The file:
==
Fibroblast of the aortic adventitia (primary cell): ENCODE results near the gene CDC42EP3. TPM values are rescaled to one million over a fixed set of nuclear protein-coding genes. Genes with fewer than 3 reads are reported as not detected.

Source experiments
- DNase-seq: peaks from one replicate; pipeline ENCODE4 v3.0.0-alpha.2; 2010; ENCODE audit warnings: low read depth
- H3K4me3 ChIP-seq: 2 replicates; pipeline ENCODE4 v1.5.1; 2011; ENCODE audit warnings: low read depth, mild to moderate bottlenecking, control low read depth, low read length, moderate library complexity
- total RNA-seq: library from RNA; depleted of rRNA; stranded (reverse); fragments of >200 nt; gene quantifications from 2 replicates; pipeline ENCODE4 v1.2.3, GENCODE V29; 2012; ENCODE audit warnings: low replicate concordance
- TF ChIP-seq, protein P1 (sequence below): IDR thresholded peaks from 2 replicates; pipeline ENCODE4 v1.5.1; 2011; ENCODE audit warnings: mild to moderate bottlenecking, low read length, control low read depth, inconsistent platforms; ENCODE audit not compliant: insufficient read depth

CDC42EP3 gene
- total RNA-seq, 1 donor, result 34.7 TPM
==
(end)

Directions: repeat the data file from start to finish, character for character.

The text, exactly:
Fibroblast of the aortic adventitia (primary cell): ENCODE results near the gene CDC42EP3. TPM values are rescaled to one million over a fixed set of nuclear protein-coding genes. Genes with fewer than 3 reads are reported as not detected.

Source experiments
- DNase-seq: peaks from one replicate; pipeline ENCODE4 v3.0.0-alpha.2; 2010; ENCODE audit warnings: low read depth
- H3K4me3 ChIP-seq: 2 replicates; pipeline ENCODE4 v1.5.1; 2011; ENCODE audit warnings: low read depth, mild to moderate bottlenecking, control low read depth, low read length, moderate library complexity
- total RNA-seq: library from RNA; depleted of rRNA; stranded (reverse); fragments of >200 nt; gene quantifications from 2 replicates; pipeline ENCODE4 v1.2.3, GENCODE V29; 2012; ENCODE audit warnings: low replicate concordance
- TF ChIP-seq, protein P1 (sequence below): IDR thresholded peaks from 2 replicates; pipeline ENCODE4 v1.5.1; 2011; ENCODE audit warnings: mild to moderate bottlenecking, low read length, control low read depth, inconsistent platforms; ENCODE audit not compliant: insufficient read depth

CDC42EP3 gene
- total RNA-seq, 1 donor, result 34.7 TPM